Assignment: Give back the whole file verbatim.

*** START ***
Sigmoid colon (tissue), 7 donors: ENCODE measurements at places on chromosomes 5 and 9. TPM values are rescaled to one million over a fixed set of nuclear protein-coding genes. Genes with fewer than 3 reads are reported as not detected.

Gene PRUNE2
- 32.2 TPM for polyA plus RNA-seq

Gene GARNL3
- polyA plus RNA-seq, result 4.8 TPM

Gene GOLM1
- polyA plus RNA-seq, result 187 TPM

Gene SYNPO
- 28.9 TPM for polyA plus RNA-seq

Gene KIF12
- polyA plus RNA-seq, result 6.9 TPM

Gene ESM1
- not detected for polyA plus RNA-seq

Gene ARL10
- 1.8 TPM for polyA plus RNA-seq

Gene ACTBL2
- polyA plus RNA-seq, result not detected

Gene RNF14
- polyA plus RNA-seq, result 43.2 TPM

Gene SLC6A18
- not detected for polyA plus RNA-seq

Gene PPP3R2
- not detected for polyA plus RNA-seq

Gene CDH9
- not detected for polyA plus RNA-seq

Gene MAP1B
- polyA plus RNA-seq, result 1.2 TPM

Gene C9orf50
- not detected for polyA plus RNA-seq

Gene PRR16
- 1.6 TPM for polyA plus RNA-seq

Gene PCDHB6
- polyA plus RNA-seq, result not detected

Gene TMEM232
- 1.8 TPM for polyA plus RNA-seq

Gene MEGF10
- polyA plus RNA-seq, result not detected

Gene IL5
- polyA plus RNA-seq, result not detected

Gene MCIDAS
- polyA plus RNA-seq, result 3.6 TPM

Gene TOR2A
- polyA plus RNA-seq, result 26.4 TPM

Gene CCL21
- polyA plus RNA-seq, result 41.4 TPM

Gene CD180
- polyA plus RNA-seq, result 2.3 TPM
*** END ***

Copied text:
Sigmoid colon (tissue), 7 donors: ENCODE measurements at places on chromosomes 5 and 9. TPM values are rescaled to one million over a fixed set of nuclear protein-coding genes. Genes with fewer than 3 reads are reported as not detected.

Gene PRUNE2
- 32.2 TPM for polyA plus RNA-seq

Gene GARNL3
- polyA plus RNA-seq, result 4.8 TPM

Gene GOLM1
- polyA plus RNA-seq, result 187 TPM

Gene SYNPO
- 28.9 TPM for polyA plus RNA-seq

Gene KIF12
- polyA plus RNA-seq, result 6.9 TPM

Gene ESM1
- not detected for polyA plus RNA-seq

Gene ARL10
- 1.8 TPM for polyA plus RNA-seq

Gene ACTBL2
- polyA plus RNA-seq, result not detected

Gene RNF14
- polyA plus RNA-seq, result 43.2 TPM

Gene SLC6A18
- not detected for polyA plus RNA-seq

Gene PPP3R2
- not detected for polyA plus RNA-seq

Gene CDH9
- not detected for polyA plus RNA-seq

Gene MAP1B
- polyA plus RNA-seq, result 1.2 TPM

Gene C9orf50
- not detected for polyA plus RNA-seq

Gene PRR16
- 1.6 TPM for polyA plus RNA-seq

Gene PCDHB6
- polyA plus RNA-seq, result not detected

Gene TMEM232
- 1.8 TPM for polyA plus RNA-seq

Gene MEGF10
- polyA plus RNA-seq, result not detected

Gene IL5
- polyA plus RNA-seq, result not detected

Gene MCIDAS
- polyA plus RNA-seq, result 3.6 TPM

Gene TOR2A
- polyA plus RNA-seq, result 26.4 TPM

Gene CCL21
- polyA plus RNA-seq, result 41.4 TPM

Gene CD180
- polyA plus RNA-seq, result 2.3 TPM